Background: The dynamics of effective teaching consultations need to be better understood.
Aim: Find from medical students, patients and doctors how to optimize learning in ambulatory consultations.
Methods: Patients and students independently gave semi-structured exit interviews after 25 ambulatory teaching consultations during a clinical attachment set up experimentally to strengthen students' ambulatory learning. The results of an abbreviated grounded theory analysis were checked in three focus group discussions with teachers and students.
Results: Patients and students identified strongly with one another and benefited from teaching consultations in parallel ways yet defaulted to passive roles. Patients deferred to professional expertise whilst students were uncertain what was expected of them, feared harming patients and feared being showed up as ignorant. The educational value of consultations was determined by doctors' ability to promote student-patient interaction.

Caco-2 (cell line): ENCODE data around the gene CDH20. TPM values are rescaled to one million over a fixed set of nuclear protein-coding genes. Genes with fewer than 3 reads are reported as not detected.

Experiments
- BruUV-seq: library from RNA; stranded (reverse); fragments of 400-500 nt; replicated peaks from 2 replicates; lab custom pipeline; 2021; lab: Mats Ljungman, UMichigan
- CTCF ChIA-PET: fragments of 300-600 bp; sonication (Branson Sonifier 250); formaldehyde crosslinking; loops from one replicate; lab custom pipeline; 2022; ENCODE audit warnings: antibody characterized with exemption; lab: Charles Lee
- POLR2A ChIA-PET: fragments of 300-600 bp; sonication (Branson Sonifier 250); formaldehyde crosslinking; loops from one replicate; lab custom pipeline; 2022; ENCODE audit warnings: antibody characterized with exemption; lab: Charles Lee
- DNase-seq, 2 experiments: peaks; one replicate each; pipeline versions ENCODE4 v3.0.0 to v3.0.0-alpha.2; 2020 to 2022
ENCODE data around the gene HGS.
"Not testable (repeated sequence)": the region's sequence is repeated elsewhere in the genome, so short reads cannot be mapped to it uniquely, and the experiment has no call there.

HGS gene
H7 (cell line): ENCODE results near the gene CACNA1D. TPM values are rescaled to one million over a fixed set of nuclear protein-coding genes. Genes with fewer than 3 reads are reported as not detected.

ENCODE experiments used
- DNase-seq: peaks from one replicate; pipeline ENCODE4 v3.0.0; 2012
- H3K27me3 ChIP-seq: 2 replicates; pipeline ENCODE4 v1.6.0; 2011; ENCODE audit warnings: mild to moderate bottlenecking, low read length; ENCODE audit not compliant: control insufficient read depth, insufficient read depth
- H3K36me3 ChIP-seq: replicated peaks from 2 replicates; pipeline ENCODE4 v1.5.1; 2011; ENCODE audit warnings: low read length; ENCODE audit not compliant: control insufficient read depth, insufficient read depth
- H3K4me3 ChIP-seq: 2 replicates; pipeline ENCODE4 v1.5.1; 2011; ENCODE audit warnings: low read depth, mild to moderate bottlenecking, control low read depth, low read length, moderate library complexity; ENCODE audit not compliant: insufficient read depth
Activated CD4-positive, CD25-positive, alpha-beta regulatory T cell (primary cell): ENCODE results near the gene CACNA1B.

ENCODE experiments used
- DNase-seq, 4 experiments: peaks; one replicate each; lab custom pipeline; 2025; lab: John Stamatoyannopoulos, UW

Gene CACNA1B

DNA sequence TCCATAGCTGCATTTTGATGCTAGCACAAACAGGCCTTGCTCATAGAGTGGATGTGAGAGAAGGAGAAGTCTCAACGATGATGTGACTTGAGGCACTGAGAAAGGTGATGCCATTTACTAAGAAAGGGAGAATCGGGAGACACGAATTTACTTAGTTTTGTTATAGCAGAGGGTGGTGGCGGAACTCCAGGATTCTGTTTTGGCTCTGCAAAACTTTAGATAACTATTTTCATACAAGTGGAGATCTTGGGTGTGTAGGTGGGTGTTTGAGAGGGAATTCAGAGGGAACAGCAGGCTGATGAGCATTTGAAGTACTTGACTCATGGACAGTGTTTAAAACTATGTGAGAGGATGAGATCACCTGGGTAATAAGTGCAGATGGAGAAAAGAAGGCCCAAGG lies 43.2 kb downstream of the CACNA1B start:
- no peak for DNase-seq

Conclusions: In the most effective teaching consultations, doctors promoted a level of participation that realized patients' and students' mutual sense of responsibility by orientating them to one another, creating conditions for them to interact, promoting and regulating discourse, helping students to perform practical tasks and debriefing them afterwards. Those broad conclusions translate into 18 practical recommendations for supervising a medical student in an outpatient clinic or surgery.